It is the same thing with multilateral agreements that are not regarded as treaties. There should be a clear international agreement that Congress can either approve or reject. To contort the agreement with legislative caveats injects ambiguity into the duties and benefits the negotiating nations believed they were agreeing to. Moreover, it probably won’t work: Within a short time, the international law professors will tell us that the text of the original agreement – not the agreement as Congress amended it – has transmogrified into binding international law… and the State Department will say we really have no choice but to accept the consensus of “the international community.”
Better to let the president make the agreements and let Congress say “yes” or “no” – and be ready to say “no,” not con itself into thinking it can materially improve a bad deal.
Finally, as the editorial elucidates, agreeing to TPA is not agreeing to TPP.
I confess to being troubled by reports about the secrecy in which TPP negotiations and drafts have been shrouded, although these reports may be overwrought – something I’ll address in a subsequent post. If there is, in fact, a lack of sufficient transparency on TPP, it makes perfect sense for lawmakers to condition support for TPA on better transparency. That kind of leveraging is a routine part of the legislative process. It is also especially appropriate when dealing with a president who has a long record of mendacity, lawlessness, and the exploitation of complex legal arrangements to reward cronies.
Nevertheless, if we assume for argument’s sake that TPP is a bad deal, that would be a good reason to vote down TPP. It would not be a good reason to oppose TPA.
In yesterday’s post, I argued – in agreement with NR’s editorial – that it is a mistake to conflate (a) the Trans-Pacific Partnership (TPP) trade pact that the Obama administration is still negotiating with (b) Trade Promotion Authority (TPA) legislation that would grant the president the ability to seek an up-or-down vote from Congress on trade deals (including TPP) on a reasonably swift time frame. TPA is a good idea, is fully constitutional, and would not prevent Congress from rejecting a bad trade deal – which is exactly what Congress should do in the case of TPP if it turns out to be a bad deal. In a column on the homepage today, I examine another objection TPP opponents raise: the purported secrecy in which the agreement is shrouded. As readers will see, this objection is a red herring which confuses the draft agreement (the work in progress that the administration has made available to Congress under restrictive terms while it conducts the sensitive negotiations) with the final agreement (which will be available to both the public and Congress long before Congress is asked to vote on TPP legislation).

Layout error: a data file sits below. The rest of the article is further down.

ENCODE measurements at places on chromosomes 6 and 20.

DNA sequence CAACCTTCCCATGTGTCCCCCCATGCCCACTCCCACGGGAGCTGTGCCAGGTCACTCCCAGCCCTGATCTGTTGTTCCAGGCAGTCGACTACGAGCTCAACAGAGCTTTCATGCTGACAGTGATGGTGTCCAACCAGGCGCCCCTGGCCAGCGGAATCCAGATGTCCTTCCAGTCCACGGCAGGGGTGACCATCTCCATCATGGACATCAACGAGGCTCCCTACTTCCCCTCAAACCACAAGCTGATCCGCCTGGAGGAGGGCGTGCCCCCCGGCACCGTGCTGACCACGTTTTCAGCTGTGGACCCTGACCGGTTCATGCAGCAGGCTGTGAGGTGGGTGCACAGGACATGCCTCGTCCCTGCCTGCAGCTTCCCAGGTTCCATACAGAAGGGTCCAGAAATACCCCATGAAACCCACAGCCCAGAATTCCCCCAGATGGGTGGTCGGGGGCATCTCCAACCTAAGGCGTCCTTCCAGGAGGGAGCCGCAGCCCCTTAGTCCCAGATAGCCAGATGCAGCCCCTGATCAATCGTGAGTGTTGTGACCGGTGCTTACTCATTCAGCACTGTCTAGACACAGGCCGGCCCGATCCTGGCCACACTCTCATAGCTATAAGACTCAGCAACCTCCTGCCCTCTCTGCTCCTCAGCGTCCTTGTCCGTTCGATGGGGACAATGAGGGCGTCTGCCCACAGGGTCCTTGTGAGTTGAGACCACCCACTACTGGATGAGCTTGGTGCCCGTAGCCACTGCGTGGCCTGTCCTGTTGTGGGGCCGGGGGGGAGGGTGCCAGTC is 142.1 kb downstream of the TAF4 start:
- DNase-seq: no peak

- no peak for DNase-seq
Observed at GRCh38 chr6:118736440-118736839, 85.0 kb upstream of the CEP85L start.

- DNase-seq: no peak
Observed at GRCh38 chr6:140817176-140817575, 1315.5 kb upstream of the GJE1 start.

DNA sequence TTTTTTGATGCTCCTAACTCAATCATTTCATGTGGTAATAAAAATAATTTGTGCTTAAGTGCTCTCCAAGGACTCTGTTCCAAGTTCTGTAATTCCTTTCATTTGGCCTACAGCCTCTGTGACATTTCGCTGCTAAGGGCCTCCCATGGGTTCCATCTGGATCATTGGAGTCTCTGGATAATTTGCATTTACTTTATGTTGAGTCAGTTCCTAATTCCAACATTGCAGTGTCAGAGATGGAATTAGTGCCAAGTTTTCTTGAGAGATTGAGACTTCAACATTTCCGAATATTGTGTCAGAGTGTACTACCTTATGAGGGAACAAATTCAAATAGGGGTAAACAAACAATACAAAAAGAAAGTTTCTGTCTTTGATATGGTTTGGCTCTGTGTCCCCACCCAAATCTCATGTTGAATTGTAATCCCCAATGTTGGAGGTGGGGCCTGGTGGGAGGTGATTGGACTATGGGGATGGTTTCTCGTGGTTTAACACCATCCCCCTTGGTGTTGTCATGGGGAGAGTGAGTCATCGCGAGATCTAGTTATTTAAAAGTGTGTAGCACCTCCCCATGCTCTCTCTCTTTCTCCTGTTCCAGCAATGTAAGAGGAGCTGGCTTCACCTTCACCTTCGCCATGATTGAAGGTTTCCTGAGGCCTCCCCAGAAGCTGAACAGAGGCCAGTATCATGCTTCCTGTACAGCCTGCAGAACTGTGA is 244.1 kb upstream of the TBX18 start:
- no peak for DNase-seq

As today’s column relates:
There is no requirement for the executive branch to show Congress anything that is preliminary. The only agreement that is going to be voted on is the final agreement – at least if Obama wants that agreement to have the force of American law.
Significantly, with respect to that final agreement – which, to repeat, does not exist yet – the transparency protocols are apparently extensive. According to AEI’s Claude Barfield, the legislation will provide that the actual text of the final TPP agreement must be available not just to Congress but to the public for 60 days before the president is permitted to sign it. After that, if he wants the agreement to have the force of American law, the president must formally submit the final agreement to Congress, which would then have 90 days to review and vote on it.
That is, the supposedly “secret” TPP may not be approved until the public and our representatives in Congress have five months to scrutinize it.
If Dr. Barfield is correct, and I have found nothing to suggest otherwise, then the complaints about a secret deal being rammed through Congress and foisted on an unsuspecting public – à la Obamacare – are risible.
The full column is here.